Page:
You've heard, maybe, about "Simple Living"? It's what some people do, Gandhi-style, to simplify their lives. They shed possessions. They watch their carbon footprint. They choose to live with less. They have what they need, and that's enough.
What's the opposite of Simple Living? (Everything needs an opposite, right? Read Hegel.) Well, if you want to conjure Simple Living in reverse, it's not gluttony. Anybody can buy too many shoes. No, the opposite of Simple Living should also be a movement with a name, a style — and lots of fans.
Originally published on Fri September 13, 2013 2:18 pm
America's Signature Whiskey: Some craft distilleries, like Catoctin Creek in Virginia, are making a whiskey that's 100 percent rye to showcase the grain's spicy, peppery flavor.
Credit Courtesy of Catoctin Creek
Ten years ago rye whiskey was on the brink of extinction.
Despite its venerable history as the whiskey made by George Washington, only a handful of distillers were bottling this quintessentially American spirit. And you definitely couldn't order a rye Manhattan at your local cocktail lounge.
Originally published on Mon September 9, 2013 4:25 pm
We've grown accustomed to choosing our food from a spectacular rainbow — care for an impossibly pink cupcake, a cerulean blue sports drink or yogurt in preppy lavender?
But there's a growing backlash against the synthetic dyes that give us these eye-popping hues. And now scientists are turning to the little-known (and little-grown) purple sweet potato to develop plant-based dyes that can be labeled as nonthreatening vegetable juice.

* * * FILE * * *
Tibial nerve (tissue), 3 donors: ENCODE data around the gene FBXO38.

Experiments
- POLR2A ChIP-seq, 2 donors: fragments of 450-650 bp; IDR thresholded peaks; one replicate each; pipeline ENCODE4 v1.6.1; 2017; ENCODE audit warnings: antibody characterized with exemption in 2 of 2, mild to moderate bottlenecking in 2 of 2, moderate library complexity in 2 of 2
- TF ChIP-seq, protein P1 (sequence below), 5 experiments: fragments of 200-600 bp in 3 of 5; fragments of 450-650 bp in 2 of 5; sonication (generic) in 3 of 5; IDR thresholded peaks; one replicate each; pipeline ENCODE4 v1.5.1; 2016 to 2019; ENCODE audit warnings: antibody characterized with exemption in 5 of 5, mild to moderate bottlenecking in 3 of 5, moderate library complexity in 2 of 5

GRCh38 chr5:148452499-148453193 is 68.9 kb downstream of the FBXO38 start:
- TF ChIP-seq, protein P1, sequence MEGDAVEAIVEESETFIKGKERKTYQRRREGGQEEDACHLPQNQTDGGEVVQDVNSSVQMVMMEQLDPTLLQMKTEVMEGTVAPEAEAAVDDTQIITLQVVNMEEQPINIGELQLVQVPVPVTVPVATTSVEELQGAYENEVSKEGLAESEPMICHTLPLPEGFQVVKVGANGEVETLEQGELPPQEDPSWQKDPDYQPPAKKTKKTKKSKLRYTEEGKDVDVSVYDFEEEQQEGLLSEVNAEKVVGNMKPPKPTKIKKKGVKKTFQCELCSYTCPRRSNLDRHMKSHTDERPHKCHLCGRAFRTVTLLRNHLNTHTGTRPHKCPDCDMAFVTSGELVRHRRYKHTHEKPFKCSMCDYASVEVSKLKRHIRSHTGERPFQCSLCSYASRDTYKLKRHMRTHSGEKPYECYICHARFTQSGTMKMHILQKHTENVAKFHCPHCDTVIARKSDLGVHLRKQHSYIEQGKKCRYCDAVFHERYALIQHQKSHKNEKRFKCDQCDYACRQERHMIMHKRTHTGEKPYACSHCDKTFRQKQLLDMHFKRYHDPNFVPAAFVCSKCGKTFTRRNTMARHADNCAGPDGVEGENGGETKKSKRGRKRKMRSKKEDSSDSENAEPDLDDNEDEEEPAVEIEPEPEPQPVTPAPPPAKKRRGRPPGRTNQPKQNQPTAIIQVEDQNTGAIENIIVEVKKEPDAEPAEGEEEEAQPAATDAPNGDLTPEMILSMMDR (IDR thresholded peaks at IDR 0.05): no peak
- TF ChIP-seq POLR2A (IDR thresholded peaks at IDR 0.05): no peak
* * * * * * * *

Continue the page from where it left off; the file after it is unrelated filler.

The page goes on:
Originally published on Mon September 9, 2013 11:26 am
By Tania Lombrozo
Fire breathing only makes it harder to talk: An activist with the Science and Rationalists' Association of India demonstrates against the claim that Mother Teresa performed a miracle in Calcutta.
Credit Deshakalyan Chowdhury / AFP/Getty Images
A few years ago, over dinner, a friend and fellow academic "came out" to me as a theist.
The conversation later struck me as quite funny. Only in my exotic academic enclave, I thought to myself, would two Americans have a conversation in which the Christian theist "came out" to the atheist Jew. In most American communities, my beliefs would be the anomalies, to be revealed selectively and with caution.
Thousands of messages posted on the Internet every day in China get censored. Until now, little has been known about how the Chinese censorship machine works — except that it is comprehensive.
"It probably is the largest effort ever to selectively censor human expression," says Harvard University social scientist Gary King. "They don't censor everything. There are millions of Chinese [who] talk about millions of things. But the effort to prune the Internet of certain kinds of information is unprecedented."
Look in the mirror and you won't see your microbiome. But it's there with you from the day you are born. Over time, those bacteria, viruses and fungi multiply until they outnumber your own cells 10 to 1.
As babies, the microbes may teach our immune systems how to fight off bad bugs that make us sick and ignore things that aren't a threat.
We get our first dose of microbes from our mothers, both in the birth canal and in breast milk. Family members tend to have similar microbiomes.